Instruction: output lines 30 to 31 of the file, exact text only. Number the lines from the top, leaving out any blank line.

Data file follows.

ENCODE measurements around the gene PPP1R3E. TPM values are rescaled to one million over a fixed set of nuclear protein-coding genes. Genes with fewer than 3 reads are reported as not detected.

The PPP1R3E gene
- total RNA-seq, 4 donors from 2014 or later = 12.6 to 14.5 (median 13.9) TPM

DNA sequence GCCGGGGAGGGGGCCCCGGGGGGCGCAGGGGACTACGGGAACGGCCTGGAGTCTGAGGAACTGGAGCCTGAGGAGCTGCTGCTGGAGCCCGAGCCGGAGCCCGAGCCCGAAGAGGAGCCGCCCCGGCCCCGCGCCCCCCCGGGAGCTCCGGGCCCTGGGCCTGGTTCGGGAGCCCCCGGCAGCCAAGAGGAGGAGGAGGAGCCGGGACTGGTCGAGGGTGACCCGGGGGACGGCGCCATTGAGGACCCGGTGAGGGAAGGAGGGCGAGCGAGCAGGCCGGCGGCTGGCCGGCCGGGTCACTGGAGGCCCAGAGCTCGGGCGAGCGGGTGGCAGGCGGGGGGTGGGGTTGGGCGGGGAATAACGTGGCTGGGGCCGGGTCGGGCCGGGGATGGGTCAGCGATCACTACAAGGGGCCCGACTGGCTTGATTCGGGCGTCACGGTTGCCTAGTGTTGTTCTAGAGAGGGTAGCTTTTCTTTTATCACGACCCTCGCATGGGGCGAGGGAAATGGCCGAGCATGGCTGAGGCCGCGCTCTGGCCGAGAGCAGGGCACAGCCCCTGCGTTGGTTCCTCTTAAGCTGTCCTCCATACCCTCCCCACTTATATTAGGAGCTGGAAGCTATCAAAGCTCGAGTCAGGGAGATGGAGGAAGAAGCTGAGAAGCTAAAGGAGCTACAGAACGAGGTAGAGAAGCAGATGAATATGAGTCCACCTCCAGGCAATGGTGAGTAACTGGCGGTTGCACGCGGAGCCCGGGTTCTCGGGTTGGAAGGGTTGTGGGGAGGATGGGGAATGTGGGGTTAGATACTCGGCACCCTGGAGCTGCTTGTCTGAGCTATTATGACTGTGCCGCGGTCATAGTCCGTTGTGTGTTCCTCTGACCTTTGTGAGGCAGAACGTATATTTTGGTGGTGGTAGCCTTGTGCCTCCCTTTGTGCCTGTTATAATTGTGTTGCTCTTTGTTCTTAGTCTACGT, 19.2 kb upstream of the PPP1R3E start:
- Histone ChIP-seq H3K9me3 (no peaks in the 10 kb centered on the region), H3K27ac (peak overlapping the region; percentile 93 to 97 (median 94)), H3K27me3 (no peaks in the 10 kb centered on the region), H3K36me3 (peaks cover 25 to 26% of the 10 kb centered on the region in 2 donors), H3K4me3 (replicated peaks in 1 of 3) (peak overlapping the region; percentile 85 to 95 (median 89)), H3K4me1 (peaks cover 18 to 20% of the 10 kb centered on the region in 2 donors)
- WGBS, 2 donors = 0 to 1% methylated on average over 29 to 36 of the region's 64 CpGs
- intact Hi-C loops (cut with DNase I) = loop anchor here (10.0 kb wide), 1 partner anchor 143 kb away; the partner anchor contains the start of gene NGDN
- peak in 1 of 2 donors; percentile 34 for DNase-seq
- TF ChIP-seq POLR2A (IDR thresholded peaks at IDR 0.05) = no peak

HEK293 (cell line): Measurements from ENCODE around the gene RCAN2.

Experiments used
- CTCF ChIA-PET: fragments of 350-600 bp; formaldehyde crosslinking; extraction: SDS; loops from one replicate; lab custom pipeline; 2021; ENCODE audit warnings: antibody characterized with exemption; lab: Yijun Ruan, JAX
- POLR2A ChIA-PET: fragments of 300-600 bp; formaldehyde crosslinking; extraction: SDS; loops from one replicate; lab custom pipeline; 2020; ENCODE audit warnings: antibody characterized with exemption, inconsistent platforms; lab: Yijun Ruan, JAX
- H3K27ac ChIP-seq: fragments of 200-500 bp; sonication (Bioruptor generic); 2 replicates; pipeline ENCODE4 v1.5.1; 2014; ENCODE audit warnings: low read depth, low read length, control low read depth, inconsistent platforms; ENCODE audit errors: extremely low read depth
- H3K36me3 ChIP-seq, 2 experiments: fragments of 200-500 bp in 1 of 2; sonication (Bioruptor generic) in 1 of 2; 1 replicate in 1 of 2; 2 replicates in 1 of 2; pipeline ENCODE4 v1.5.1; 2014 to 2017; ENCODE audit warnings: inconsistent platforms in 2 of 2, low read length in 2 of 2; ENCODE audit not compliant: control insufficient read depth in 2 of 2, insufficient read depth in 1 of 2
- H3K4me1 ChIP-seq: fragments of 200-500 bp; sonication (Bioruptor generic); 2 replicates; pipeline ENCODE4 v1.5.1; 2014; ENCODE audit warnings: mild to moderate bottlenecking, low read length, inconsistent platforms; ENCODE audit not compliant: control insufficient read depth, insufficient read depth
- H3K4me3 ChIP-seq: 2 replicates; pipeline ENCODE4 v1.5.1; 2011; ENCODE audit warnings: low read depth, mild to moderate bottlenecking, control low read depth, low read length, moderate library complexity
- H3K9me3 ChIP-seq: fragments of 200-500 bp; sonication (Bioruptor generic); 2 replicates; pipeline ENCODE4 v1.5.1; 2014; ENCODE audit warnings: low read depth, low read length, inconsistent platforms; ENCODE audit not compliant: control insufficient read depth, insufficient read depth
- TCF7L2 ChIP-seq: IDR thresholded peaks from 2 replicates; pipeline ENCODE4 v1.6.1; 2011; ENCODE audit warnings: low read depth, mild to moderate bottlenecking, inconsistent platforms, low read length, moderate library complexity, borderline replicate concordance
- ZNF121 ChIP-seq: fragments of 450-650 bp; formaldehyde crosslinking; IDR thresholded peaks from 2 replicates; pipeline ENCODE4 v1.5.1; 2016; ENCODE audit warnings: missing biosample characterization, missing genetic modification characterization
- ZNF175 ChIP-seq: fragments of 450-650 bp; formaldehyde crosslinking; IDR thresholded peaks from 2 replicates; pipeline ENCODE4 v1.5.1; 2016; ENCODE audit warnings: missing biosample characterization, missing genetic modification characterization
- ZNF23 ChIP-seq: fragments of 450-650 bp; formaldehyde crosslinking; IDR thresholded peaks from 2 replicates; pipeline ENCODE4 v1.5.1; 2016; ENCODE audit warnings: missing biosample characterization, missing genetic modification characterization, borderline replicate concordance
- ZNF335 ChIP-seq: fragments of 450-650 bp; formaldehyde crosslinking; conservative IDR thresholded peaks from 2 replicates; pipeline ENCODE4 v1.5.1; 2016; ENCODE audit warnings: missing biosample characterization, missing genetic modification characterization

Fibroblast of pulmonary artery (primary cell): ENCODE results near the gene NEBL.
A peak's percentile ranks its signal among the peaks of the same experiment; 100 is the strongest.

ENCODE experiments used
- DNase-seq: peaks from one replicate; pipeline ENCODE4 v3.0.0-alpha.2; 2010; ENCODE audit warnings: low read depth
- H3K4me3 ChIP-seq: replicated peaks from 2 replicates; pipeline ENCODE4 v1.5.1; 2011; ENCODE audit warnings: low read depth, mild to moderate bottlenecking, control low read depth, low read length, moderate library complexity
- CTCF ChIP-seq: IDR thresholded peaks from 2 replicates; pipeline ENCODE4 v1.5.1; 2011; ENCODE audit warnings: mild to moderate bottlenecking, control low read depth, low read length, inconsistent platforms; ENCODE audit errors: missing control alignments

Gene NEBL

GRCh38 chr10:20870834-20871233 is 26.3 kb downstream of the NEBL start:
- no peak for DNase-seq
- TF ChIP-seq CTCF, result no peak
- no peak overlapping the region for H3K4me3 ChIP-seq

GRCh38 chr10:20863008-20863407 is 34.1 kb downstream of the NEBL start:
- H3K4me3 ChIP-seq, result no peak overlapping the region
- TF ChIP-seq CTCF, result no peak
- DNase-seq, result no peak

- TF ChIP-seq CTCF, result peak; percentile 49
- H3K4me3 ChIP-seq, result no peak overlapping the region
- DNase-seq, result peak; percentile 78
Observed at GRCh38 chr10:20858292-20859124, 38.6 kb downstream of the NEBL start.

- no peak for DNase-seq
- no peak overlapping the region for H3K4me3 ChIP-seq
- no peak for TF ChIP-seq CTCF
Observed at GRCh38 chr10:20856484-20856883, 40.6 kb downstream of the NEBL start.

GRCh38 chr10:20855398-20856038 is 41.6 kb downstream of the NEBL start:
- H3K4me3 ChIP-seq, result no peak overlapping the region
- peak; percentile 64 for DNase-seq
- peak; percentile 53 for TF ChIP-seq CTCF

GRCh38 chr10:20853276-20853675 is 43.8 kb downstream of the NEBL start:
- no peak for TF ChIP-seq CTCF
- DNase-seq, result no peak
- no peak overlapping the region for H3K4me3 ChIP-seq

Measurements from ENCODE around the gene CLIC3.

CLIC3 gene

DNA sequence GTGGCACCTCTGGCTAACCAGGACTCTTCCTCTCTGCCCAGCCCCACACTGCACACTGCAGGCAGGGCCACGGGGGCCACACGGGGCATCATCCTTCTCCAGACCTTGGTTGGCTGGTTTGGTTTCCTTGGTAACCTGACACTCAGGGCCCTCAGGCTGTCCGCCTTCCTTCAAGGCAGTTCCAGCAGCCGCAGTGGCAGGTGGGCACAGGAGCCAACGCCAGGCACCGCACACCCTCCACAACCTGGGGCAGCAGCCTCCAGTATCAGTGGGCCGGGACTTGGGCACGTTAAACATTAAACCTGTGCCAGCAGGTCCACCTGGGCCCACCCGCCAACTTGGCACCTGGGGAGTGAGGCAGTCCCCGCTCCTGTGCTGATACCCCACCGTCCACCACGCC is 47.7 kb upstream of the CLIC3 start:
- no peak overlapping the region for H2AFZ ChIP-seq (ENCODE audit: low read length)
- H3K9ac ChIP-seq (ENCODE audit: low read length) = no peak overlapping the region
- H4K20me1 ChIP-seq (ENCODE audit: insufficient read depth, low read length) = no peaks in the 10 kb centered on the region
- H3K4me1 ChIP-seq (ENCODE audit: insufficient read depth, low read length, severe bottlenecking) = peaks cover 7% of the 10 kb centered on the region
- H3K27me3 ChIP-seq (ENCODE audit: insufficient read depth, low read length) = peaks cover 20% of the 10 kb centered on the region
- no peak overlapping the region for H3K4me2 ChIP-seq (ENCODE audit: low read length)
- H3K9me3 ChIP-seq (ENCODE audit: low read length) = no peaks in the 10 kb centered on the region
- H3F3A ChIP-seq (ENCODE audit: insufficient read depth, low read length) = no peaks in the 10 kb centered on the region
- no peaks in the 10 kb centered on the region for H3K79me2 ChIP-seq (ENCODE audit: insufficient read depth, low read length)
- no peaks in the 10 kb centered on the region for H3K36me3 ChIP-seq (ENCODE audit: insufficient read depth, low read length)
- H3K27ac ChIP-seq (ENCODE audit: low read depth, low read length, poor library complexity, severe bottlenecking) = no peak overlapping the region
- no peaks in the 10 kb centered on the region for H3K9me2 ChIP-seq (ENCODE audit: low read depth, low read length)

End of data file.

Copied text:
Gene NEBL

GRCh38 chr10:20870834-20871233 is 26.3 kb downstream of the NEBL start: